INDEPENDENT DEPUTY SHANE Ross has said he will seek extra powers for the Public Accounts Committee to compel the outgoing chief executive Brian Conlan of the Central Remedial Clinic to appear at an Oireachtas hearing.
Speaking on Prime Time last night, the Dublin TD explained the PAC can seek the powers under new legislation if the former CEO does not appear tomorrow with other CRC executives.
“We can go to the procedural committee, the procedural committee privileges the Dáil,” said Ross. “I imagine we’ll get them judging by the very helpful words of the Taoiseach…when he said that he expected Mr Conlan to come in.
If Mr Conlan wants to put two fingers up the public accounts committee and say he’s not going to give any information then we will seek those powers. I’ve no doubt I’ll be asking my colleagues to do that.
Conlan and the Central Remedial Clinic have been at the centre of the recent ‘top-up’ scandal after it emerged that senior staff were paid extra monies from funds raised by a registered charity.
Although Conlan’s salary was in line with HSE guidelines, his predecessor Paul Kiely had received a top-up of €135,000 on a basic salary of €116,000.
Ross said he was shocked that there was a reluctance for people to come before the PAC, adding that their absence forces the committee to look for powers to compel them to attend.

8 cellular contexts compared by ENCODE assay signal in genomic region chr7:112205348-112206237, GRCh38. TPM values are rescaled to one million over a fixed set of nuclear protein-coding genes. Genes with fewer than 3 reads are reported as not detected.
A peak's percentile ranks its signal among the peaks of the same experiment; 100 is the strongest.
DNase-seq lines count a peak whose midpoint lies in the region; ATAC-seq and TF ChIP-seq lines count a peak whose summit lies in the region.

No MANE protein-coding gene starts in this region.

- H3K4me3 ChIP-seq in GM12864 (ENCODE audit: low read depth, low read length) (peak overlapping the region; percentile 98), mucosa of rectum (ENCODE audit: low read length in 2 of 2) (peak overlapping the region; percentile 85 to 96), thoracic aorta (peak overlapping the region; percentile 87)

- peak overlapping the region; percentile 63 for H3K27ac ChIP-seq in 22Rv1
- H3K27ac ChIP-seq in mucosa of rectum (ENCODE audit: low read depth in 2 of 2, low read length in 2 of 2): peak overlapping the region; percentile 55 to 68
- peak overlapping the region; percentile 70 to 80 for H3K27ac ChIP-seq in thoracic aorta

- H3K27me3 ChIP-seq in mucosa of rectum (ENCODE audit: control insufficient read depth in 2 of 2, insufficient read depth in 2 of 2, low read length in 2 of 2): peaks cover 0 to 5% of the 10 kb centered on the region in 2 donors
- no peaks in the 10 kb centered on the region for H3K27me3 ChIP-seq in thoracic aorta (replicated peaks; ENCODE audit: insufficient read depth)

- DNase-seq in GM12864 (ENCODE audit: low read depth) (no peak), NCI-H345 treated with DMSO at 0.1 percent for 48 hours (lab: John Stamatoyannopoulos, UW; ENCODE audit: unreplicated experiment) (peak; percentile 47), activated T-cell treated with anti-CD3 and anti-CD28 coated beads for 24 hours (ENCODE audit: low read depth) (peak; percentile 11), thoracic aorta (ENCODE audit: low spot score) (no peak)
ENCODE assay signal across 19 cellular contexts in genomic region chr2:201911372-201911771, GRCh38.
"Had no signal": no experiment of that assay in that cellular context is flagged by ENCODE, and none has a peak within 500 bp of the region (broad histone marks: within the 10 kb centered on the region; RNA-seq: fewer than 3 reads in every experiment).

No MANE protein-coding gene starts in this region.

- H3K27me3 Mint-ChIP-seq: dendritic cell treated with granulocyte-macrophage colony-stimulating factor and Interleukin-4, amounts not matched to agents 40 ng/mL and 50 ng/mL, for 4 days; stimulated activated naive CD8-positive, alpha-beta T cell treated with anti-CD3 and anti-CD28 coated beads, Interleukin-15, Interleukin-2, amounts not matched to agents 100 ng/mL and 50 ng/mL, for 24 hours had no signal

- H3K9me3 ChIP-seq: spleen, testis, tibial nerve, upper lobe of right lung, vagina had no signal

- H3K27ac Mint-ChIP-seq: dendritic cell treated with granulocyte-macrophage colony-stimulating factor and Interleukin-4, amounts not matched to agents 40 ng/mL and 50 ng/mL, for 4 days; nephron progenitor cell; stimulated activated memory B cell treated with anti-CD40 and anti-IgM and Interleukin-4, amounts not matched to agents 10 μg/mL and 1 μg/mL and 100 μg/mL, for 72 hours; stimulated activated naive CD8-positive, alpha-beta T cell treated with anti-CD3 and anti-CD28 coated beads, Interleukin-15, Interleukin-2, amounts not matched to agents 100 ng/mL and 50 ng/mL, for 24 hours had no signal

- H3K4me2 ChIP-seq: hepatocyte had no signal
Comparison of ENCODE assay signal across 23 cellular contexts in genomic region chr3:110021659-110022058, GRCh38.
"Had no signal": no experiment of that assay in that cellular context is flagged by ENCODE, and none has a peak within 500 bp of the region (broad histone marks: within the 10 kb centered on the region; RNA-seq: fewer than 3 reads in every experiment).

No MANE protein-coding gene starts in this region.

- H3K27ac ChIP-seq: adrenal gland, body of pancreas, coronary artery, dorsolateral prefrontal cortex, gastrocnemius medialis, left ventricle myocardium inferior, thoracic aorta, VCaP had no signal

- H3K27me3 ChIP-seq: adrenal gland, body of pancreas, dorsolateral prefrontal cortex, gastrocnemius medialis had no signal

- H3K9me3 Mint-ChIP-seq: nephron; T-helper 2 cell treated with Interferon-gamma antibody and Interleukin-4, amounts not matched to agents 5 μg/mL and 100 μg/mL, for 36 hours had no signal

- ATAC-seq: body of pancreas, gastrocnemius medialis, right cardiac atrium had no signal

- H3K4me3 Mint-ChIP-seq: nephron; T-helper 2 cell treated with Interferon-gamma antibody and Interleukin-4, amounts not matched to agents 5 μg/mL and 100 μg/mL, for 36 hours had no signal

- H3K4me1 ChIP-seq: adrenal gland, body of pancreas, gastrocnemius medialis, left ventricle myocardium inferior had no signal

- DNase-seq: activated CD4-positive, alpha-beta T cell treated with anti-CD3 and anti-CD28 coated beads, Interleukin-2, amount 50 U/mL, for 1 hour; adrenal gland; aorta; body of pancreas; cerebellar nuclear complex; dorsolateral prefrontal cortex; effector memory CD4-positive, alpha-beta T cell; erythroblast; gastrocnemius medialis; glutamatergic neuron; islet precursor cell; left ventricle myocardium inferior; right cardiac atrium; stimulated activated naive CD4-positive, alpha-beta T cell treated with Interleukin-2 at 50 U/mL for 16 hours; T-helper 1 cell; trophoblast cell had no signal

“Mr Kiely is the biggest beneficiary of this top-up which was money which could have gone to children, which went to him,” he said. “He must answer what he was doing and why he was getting this money? And who, afterall, authorised it?”
Ross also noted that the precedent in this case was set by Rody Molloy who appeared before the PAC three or four days after resigning from FÁS following the spending scandal.
“I think his reluctance to come in tells a story in itself and he’s in a rather unique position because there are massive question marks in this issue about the process by which he got the job and we know the HSE issued two warning signals, what it notices to the directors of the CRC saying they were behaving extraordinarily, the phrase they use is highly irregularly.
“We want to know what happened here. This is, again it’s public money paying this man and for him to say everybody else knows it so I’m not coming in, looks like a guy who is ducking the PAC.”
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